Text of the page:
While saying this may come back to bite us if we find ourselves in a situation where we can't talk to Alexa, or prod the screen, but need to shut a timer up — this is arguably the device's least useful feature. The benefits won't even outweigh the costs if you value privacy, as the camera cover needs to be open for the gestures to work. If someone gets access to your Amazon account or Alexa app, they could easily spy on you through any of your Echo device's uncovered cameras, so trading that thin, plastic, piece of reassurance for an extra way to stop an alarm seems quite silly. Especially when there are less intrusive gestures available on Amazon devices, like the ability to stop an Echo Dot bleeping by simply slapping it.

It can function as a smart home hub

Echo Show 8 smart home menu

If you have an Alexa-based smart home, you could be looking for something to tie it all together. Amazon is hoping that the Echo Show 8 can fill that role. The device is compatible with several standards, including Zigbee, Matter, and Thread. You can also use things like Amazon Sidewalk with it, which means the device can retain some functionality even if your network is down.

We will say with certainty that this shouldn't be the only reason you drop up to $150 on this Echo Show 8. If you're sticking to voice controls alone, it doesn't really do anything the far cheaper Echo Dot can do in terms of smart home functionality. Yes, there is the touchscreen input and the ability to pin your favorite devices to an easily accessible widget — but you'll likely be using voice commands most of the time. Even the fundamentally broken "whisper" feature serves to make the smart home touch menu a little redundant.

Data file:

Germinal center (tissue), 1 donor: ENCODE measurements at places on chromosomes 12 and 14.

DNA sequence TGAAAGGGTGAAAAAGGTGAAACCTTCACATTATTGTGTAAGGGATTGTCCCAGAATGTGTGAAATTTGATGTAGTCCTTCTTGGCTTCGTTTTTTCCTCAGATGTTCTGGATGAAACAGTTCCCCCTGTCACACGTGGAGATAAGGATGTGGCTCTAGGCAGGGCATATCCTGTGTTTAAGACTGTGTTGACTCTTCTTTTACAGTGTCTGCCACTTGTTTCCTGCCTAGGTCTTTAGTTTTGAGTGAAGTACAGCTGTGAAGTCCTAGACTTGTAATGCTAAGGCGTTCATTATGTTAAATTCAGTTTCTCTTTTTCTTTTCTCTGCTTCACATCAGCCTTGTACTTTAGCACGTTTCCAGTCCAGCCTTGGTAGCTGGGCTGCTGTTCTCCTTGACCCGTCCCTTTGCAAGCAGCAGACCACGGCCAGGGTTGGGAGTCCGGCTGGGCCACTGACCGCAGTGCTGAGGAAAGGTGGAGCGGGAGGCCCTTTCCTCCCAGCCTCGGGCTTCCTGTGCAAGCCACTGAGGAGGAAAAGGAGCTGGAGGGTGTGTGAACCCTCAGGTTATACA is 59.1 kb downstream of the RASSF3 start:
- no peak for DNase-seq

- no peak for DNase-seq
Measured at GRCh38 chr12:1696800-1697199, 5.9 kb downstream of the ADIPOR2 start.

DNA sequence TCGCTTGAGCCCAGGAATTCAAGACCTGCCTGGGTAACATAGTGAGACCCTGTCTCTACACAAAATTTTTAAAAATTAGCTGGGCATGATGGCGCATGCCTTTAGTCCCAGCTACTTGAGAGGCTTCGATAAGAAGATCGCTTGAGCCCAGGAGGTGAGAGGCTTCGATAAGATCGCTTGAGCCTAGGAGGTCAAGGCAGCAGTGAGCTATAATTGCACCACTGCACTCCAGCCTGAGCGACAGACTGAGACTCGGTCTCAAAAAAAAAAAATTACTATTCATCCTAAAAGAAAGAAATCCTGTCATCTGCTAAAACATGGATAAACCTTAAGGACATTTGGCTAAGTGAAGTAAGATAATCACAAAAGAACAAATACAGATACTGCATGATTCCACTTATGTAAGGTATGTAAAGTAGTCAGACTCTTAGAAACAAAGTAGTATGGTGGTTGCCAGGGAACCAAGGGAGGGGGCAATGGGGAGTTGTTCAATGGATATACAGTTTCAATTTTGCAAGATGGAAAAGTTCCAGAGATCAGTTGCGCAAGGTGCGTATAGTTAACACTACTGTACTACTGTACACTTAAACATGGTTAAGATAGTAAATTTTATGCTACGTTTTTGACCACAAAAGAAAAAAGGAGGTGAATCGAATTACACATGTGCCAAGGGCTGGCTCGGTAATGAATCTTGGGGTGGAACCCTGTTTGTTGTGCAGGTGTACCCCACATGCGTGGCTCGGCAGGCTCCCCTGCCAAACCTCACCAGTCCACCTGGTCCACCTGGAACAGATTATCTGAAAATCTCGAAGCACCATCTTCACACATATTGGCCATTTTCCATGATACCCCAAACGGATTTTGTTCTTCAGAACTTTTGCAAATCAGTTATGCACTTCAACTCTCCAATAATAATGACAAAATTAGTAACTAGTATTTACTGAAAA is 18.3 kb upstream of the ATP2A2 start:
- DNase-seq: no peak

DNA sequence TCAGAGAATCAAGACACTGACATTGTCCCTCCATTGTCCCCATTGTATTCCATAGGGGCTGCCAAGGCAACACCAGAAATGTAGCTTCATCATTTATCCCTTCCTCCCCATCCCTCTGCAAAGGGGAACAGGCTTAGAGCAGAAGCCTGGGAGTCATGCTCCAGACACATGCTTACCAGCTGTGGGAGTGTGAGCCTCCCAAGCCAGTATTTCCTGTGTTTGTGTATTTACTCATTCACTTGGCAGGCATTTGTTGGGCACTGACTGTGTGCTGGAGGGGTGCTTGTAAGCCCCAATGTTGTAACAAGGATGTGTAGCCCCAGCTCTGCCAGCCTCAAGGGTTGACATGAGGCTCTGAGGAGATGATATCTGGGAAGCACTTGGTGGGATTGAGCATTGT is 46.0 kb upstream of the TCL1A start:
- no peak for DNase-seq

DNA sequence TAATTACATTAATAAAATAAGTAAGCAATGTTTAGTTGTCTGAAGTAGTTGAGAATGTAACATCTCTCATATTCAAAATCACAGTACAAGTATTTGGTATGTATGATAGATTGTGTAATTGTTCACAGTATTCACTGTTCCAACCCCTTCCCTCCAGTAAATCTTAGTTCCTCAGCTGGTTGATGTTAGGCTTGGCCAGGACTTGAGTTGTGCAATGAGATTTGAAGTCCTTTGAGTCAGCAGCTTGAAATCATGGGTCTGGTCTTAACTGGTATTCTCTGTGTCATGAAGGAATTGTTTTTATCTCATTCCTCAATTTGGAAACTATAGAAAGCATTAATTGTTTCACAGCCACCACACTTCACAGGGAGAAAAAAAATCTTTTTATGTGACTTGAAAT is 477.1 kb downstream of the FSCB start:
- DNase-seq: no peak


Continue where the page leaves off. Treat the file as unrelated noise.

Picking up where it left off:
We like the Show, and the direction Amazon's devices are headed in

Echo Show 8 on desk

Despite its shortcomings, the Echo Show 8 is a great device and probably worth the full asking price. It's something you should definitely scoop up on sale should you spot an opportunity. In a way, it's the perfect example of an Amazon device in the year 2023. It's probably cheaper than it should be, and the hardware quality is surprisingly good. A lack of little bits of polish on the software side lets it down a little, but that's just the difference between a very good device and a superb one.

The entertainment side of things really sets the Echo Show 8 apart more than anything else. During our testing period, we've had it almost continuously playing music, TV, or YouTube clips. If you're someone who needs a little background noise to stay comfortable, then this is a fantastic option.

Beyond that, it's packing everything that makes Alexa-enabled devices a great option for smart home enthusiasts. Though the entertainment features outweigh the "smart hub" side of things in the Echo Show 8's case. You're better off putting this in a den, office, or bedroom instead of slapping it down in the living room and crowning it as the centerpiece of your smart home. It's not going to compete with the TV, and you're unlikely to see the best of it as a result.

The Echo Show 8 (3rd Generation) is available on Amazon right now for a starting price of approximately $149.

Leave a Comment